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Posted: Tuesday March 23, 2010
Réjean Ducharme

Novelist and playwright Réjean Ducharme was born in Saint-Félix-de-Valois, Quebec, in 1941. His first novel, L’Avalée des avalés The Swallower Swallowed (1966), won the Governor General’s Literary Award in 1967 and the CBC’s Canada Reads francophone competition in 2005. This work also garnered him a nomination for France’s prestigious Prix Goncourt. His second novel, Le Nez qui voque (1967), was awarded the Prix littéraire de la province de Québec. These two, plus a third novel, L’Océantume (1968), were published during the years of the Quiet Revolution in Quebec and made a significant impact.

Ducharme wrote the plays, Le Cid maghané and Ines Pérée et Inat Tendu in 1968, and Ha ha! which won the Governor General’s Literary Award in 1982 has also been translated into English. He received the Prix Belgique-Canada in 1973 for L’Hiver de force and the Prix France-Canada in 1976 for Les Enfantômes. In addition, he wrote the lyrics of several songs for Robert Charlebois (1976). Ducharme also wrote the screenplay for two very successful films: Les Bons Débarras (1979) and Les Beaux Souvenirs (1981) produced by Francis Mankiewicz. After a fourteen-year silence, Ducharme surprised the world with two novels, Dévadé (1990) and Va savoir (1994).

Réjean Ducharme is one of the most significant and original voices in Quebec literary history. He is not only one of Quebec’s most influential playwrights, but also one of the province’s enigmas: he has not been seen in public for over a decade and there are few known photographs of him. He followed his early work with other novels including La fille de Christophe Colomb which has since been adapted for the theatre and translated into English as The Daughter of Christopher Columbus (Toronto: Guernica Editions, 2000). His play Ha! ha! (1978, Théâtre du Nouveau Monde /TNM, directed by Jean-Pierre Ronfard ) won him another Governor General’s Award in 1982 and the Grand Prix littéraire du Journal de Montréal.

He has also written films and lyrics. In 1994 he won the Quebec Government’s Athanase-David Literary prize. In 1999 he was awarded the Grand Prix national des lettres by the minister of culture for France. He sent writer Roger Grenier to pick up the prize. His novel Gros Mots was published in 2000 by Gallimard. His other plays include: Le Cid maghané (Festival de Sainte-Agathe, 1968), Le marquis qui perdit (Théâtre du Nouveau Monde, 1970, directed by André Brassard ), Ines Pérée et Inat Tendu (Nouvelle Compagnie Théâtrale, 1976). In 2001, TNM mounted an adaptation of his novel L’Hiver de force as part of the company’s fiftieth anniversary celebrations and subsequently toured the production to Paris.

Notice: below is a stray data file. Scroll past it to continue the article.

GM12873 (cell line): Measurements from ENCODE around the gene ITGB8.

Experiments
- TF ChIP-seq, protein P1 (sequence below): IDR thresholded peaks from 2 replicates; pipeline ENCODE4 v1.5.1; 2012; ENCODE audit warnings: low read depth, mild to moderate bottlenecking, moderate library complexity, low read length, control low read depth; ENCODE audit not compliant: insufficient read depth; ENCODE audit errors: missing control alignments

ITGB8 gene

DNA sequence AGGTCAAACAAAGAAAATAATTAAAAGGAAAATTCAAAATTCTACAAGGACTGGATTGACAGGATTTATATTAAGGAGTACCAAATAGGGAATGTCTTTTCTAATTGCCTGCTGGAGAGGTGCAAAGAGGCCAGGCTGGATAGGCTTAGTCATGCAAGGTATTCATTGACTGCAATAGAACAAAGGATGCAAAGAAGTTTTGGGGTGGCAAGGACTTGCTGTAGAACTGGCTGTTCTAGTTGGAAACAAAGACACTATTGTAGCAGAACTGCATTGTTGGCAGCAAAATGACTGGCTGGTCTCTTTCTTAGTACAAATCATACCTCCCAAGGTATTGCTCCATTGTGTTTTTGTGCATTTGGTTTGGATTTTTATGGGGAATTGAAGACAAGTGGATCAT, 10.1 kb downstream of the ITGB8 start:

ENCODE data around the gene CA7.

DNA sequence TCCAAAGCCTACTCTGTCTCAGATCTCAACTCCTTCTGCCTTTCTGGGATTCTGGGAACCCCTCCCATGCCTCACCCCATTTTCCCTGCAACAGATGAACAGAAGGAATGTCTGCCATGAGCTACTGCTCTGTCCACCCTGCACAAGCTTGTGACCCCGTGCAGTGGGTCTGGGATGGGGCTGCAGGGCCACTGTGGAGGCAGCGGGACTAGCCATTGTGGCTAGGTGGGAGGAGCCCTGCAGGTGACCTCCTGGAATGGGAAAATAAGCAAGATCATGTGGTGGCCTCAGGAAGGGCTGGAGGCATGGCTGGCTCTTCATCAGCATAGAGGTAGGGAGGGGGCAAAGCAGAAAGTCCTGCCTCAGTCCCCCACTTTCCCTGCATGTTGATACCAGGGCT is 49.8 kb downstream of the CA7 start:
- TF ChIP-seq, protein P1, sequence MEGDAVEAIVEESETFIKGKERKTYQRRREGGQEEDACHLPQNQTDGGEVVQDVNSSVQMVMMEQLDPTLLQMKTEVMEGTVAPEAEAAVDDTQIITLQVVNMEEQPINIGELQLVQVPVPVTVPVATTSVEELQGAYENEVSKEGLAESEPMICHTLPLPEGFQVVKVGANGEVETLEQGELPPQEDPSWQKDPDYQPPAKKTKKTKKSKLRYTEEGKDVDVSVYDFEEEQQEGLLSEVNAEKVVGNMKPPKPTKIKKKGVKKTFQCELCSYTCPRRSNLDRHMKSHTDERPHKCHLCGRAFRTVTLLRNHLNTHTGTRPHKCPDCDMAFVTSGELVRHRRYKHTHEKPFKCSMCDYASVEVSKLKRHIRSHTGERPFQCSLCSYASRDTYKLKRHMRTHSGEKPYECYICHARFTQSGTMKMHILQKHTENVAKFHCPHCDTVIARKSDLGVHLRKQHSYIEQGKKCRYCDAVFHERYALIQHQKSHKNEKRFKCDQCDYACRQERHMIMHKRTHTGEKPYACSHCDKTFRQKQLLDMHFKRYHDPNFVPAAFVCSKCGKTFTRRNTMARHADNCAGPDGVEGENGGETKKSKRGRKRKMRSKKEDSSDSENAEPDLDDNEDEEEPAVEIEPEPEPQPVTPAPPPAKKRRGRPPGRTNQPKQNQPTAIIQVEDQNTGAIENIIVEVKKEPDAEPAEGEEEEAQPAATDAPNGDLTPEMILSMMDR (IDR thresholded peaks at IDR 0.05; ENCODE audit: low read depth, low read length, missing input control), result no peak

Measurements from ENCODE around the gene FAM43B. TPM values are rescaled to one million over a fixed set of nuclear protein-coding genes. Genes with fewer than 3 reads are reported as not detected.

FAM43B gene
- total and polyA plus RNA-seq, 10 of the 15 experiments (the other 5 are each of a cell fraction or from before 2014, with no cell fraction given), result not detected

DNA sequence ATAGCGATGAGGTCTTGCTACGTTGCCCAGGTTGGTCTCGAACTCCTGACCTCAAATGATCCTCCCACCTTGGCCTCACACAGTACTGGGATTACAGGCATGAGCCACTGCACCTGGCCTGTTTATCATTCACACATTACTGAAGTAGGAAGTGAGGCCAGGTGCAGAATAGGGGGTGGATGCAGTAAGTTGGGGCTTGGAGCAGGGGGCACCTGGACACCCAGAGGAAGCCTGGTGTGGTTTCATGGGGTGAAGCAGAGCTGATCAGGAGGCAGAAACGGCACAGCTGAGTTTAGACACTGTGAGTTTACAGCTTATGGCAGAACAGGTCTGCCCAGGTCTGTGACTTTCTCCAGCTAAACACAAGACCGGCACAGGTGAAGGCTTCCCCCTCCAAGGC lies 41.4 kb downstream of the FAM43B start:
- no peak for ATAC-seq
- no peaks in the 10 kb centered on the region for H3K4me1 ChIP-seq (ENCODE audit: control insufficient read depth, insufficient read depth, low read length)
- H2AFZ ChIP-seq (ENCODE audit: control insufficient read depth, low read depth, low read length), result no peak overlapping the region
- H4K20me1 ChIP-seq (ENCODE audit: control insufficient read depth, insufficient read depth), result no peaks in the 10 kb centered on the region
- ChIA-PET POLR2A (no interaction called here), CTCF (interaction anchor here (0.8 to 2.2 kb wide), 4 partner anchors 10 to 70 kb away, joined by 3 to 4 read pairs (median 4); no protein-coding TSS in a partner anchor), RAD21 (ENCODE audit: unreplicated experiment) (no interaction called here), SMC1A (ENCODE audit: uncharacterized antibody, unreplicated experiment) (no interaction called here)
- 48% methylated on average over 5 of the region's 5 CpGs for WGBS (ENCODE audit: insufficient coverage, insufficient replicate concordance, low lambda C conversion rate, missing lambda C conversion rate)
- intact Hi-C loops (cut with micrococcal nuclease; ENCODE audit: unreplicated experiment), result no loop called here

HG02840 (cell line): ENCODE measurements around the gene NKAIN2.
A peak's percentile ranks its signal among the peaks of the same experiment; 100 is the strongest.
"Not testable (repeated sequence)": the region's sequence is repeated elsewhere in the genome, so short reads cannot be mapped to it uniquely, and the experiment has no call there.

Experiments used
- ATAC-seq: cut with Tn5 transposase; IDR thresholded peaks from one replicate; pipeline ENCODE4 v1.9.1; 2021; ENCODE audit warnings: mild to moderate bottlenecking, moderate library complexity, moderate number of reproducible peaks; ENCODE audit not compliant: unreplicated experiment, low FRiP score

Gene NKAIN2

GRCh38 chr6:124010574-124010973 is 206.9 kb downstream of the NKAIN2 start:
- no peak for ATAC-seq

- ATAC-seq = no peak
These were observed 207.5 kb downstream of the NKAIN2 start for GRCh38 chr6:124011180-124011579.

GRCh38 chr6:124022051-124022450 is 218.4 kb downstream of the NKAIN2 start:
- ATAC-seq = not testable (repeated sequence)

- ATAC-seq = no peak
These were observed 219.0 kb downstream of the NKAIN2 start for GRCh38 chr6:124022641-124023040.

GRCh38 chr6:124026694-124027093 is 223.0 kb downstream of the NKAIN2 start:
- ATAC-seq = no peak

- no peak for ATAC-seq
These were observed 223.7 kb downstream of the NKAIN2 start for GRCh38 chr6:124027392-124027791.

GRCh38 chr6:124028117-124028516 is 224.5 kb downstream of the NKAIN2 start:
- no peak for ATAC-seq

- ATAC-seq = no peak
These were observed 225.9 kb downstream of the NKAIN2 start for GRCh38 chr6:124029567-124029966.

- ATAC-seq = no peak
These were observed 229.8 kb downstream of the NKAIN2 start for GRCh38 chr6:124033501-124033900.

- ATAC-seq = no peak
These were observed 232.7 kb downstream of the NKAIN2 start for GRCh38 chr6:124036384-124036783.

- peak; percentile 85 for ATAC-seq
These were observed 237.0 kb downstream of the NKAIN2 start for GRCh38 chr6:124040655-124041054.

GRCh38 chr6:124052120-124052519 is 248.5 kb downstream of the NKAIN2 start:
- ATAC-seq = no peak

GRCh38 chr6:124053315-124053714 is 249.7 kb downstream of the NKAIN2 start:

LATEST Réjean Ducharme NEWS

February 2016 : Valentine’s Day Specials!

BOOK AWARDS

Go Figure

Governor General’s French Fiction Award Finalist, 1994.

QUOTES OF NOTE

Miss Take

“Forty-four years after Le nez qui voque won the Governor General’s Award for French fiction, Browning’s is the first English translation, and it is easy to see why: tackling Ducharme’s writing is a Herculean undertaking. Yet Browning aims to translate all nine of Ducharme’s novels, "thereby expanding access to his wonderful, quirky, inventive prose." He is rendering Canadian literature a unique service by opening Ducharme’s work to Anglophone readers.”
—Canadian Literature

QUOTES OF NOTE

Go Figure

"Boasts complex flavours that are so savoury and sustaining you may be compelled to go back for seconds …" —Montreal Review of Books

"To read Ducharme … is to get luxuriously lost in a chaotic mass of simultaneous, tangential and sometimes conflicting ideas. […] His writing is a delight, playing on words, creating double entendres and weaving different threads of narrative and thought …" —Rain Review of Books

"The key to Ducharme is his masterful yet playful command of language, his ability to use many if not all the meanings of a word at once and to redirect everyday expressions … This linguistic richness explains in part why Ducharme has barely been translated into English or other languages." —Montreal Gazette


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